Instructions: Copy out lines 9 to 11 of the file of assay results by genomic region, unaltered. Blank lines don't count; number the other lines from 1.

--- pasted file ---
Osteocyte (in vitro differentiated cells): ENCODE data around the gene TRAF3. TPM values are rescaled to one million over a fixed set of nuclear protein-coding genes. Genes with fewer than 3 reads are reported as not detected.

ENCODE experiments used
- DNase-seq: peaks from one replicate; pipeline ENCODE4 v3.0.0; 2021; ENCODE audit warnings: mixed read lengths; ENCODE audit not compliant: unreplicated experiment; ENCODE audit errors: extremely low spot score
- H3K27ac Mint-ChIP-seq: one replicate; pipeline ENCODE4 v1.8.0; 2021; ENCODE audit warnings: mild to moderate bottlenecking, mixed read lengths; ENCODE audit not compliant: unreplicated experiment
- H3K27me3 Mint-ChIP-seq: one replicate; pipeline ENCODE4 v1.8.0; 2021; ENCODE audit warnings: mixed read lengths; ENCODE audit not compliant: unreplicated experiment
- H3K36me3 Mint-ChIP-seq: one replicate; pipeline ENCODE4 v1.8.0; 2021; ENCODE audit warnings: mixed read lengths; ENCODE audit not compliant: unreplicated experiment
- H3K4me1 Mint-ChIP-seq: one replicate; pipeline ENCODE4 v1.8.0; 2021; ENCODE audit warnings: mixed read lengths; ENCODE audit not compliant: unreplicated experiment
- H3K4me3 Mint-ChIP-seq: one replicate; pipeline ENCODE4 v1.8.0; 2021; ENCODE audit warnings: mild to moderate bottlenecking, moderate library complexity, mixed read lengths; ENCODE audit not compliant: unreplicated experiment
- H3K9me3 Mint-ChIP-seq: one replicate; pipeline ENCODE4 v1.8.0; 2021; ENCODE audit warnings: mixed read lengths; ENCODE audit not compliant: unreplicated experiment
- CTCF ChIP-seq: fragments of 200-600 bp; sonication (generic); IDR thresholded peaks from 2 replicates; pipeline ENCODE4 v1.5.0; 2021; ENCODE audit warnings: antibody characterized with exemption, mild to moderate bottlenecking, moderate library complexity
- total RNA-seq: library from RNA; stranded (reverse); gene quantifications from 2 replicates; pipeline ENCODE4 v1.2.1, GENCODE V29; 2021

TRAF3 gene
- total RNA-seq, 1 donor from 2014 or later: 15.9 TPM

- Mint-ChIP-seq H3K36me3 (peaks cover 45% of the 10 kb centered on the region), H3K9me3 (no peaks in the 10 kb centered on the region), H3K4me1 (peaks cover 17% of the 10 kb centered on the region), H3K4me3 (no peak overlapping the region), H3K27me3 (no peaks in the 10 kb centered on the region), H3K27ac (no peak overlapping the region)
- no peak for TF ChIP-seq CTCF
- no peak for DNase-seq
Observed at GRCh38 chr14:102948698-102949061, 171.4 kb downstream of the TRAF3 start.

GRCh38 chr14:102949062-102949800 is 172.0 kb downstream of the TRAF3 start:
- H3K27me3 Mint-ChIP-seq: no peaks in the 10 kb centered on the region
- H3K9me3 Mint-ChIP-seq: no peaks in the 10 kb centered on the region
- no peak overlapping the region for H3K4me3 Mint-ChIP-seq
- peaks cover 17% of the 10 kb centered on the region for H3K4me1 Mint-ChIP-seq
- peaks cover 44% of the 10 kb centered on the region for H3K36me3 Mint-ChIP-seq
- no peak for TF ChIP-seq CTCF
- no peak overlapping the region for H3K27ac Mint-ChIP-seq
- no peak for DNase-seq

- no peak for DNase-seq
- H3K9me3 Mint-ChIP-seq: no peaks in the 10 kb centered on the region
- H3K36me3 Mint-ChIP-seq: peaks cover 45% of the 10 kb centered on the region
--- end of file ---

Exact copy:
- H3K9me3 Mint-ChIP-seq: one replicate; pipeline ENCODE4 v1.8.0; 2021; ENCODE audit warnings: mixed read lengths; ENCODE audit not compliant: unreplicated experiment
- CTCF ChIP-seq: fragments of 200-600 bp; sonication (generic); IDR thresholded peaks from 2 replicates; pipeline ENCODE4 v1.5.0; 2021; ENCODE audit warnings: antibody characterized with exemption, mild to moderate bottlenecking, moderate library complexity
- total RNA-seq: library from RNA; stranded (reverse); gene quantifications from 2 replicates; pipeline ENCODE4 v1.2.1, GENCODE V29; 2021